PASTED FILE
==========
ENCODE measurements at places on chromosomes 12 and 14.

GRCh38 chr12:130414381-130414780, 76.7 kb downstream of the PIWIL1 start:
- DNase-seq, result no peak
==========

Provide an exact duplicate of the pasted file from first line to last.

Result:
ENCODE measurements at places on chromosomes 12 and 14.

GRCh38 chr12:130414381-130414780, 76.7 kb downstream of the PIWIL1 start:
- DNase-seq, result no peak